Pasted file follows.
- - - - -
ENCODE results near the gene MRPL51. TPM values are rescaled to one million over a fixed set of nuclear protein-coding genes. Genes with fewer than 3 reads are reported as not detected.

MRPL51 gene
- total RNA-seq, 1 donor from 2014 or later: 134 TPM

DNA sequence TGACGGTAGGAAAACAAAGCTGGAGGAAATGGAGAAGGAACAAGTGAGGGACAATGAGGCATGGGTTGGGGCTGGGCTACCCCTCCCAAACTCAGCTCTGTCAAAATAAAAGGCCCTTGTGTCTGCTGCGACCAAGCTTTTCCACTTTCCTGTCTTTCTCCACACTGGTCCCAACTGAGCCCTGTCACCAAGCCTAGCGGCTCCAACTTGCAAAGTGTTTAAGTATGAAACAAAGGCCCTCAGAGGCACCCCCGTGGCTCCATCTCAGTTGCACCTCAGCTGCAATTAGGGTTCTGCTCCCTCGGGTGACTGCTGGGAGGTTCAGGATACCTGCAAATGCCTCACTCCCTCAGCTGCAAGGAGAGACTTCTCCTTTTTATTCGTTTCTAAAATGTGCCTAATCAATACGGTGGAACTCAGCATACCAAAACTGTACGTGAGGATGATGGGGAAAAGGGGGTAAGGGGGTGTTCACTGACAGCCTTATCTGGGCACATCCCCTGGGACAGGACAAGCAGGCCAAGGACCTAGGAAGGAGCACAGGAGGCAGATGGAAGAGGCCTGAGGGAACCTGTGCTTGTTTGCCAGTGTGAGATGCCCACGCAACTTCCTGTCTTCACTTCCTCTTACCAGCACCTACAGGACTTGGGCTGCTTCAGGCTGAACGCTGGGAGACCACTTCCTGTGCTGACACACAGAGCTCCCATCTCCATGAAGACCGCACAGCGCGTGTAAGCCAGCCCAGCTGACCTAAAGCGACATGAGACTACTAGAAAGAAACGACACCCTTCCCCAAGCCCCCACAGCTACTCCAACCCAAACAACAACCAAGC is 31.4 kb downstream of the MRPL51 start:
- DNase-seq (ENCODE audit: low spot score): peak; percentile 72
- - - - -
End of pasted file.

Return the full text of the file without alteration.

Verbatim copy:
ENCODE results near the gene MRPL51. TPM values are rescaled to one million over a fixed set of nuclear protein-coding genes. Genes with fewer than 3 reads are reported as not detected.

MRPL51 gene
- total RNA-seq, 1 donor from 2014 or later: 134 TPM

DNA sequence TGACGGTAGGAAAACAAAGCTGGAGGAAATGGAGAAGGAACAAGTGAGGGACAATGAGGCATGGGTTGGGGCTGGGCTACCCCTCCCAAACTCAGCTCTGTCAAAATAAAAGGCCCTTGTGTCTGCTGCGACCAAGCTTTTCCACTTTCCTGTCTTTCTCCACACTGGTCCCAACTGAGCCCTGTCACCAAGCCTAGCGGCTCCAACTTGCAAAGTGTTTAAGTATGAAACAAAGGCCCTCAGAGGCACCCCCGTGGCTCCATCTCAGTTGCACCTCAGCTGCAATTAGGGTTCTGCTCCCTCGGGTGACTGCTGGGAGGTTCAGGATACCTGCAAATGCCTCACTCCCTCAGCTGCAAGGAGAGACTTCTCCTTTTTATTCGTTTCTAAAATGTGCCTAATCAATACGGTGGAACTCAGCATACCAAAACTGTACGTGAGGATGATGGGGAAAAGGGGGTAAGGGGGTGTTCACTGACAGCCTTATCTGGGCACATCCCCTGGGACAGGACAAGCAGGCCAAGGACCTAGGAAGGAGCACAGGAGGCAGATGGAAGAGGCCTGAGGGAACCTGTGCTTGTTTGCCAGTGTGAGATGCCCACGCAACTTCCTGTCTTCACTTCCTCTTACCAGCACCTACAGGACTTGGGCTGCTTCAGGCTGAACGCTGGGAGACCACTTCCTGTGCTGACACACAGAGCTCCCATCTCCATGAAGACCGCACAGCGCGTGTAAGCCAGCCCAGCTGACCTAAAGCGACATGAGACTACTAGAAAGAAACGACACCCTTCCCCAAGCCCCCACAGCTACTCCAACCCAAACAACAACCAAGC is 31.4 kb downstream of the MRPL51 start:
- DNase-seq (ENCODE audit: low spot score): peak; percentile 72